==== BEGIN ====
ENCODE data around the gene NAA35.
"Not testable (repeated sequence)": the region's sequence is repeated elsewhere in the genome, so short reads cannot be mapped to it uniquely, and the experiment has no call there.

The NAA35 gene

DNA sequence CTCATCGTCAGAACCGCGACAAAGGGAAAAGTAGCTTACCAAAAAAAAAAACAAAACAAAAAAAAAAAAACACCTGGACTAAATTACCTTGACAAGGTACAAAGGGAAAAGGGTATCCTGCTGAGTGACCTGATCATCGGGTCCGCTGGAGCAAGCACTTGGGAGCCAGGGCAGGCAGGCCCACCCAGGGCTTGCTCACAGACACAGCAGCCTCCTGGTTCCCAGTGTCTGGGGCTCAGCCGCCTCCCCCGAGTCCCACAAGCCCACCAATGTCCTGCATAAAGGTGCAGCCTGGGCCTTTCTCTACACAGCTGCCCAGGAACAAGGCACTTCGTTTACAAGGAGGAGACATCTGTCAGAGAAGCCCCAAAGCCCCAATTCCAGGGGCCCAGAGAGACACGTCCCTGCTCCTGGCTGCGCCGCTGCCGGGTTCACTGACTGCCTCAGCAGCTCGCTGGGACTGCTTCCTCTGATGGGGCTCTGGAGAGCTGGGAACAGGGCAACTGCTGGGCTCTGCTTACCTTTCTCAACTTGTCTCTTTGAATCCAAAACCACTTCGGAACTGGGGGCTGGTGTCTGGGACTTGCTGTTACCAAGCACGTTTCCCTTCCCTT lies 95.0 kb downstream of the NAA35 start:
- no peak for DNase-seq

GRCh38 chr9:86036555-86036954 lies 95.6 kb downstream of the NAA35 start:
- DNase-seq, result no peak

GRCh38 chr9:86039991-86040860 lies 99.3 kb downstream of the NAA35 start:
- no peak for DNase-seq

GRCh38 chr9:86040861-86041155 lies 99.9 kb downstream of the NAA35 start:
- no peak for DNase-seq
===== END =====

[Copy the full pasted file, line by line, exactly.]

ENCODE data around the gene NAA35.
"Not testable (repeated sequence)": the region's sequence is repeated elsewhere in the genome, so short reads cannot be mapped to it uniquely, and the experiment has no call there.

The NAA35 gene

DNA sequence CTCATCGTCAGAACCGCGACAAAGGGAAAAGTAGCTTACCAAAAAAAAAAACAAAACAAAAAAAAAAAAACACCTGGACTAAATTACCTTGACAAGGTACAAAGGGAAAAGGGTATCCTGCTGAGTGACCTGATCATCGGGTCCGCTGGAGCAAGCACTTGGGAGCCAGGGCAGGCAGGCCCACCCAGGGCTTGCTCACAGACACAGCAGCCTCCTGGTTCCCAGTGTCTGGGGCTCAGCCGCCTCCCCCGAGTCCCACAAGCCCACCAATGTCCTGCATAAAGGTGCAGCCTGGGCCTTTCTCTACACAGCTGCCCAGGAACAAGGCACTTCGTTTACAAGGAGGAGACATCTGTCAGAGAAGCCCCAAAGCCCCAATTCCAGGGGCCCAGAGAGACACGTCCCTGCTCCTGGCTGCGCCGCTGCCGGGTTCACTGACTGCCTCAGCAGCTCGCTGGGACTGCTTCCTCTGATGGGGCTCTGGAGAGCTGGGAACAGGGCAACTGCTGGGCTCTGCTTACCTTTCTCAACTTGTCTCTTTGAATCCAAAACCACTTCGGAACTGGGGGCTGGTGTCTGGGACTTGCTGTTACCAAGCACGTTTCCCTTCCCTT lies 95.0 kb downstream of the NAA35 start:
- no peak for DNase-seq

GRCh38 chr9:86036555-86036954 lies 95.6 kb downstream of the NAA35 start:
- DNase-seq, result no peak

GRCh38 chr9:86039991-86040860 lies 99.3 kb downstream of the NAA35 start:
- no peak for DNase-seq

GRCh38 chr9:86040861-86041155 lies 99.9 kb downstream of the NAA35 start:
- no peak for DNase-seq